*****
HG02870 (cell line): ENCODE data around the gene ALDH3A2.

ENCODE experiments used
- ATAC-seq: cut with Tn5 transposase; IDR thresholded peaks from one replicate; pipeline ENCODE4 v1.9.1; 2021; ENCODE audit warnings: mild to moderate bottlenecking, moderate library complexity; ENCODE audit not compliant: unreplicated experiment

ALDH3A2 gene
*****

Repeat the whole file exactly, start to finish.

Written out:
HG02870 (cell line): ENCODE data around the gene ALDH3A2.

ENCODE experiments used
- ATAC-seq: cut with Tn5 transposase; IDR thresholded peaks from one replicate; pipeline ENCODE4 v1.9.1; 2021; ENCODE audit warnings: mild to moderate bottlenecking, moderate library complexity; ENCODE audit not compliant: unreplicated experiment

ALDH3A2 gene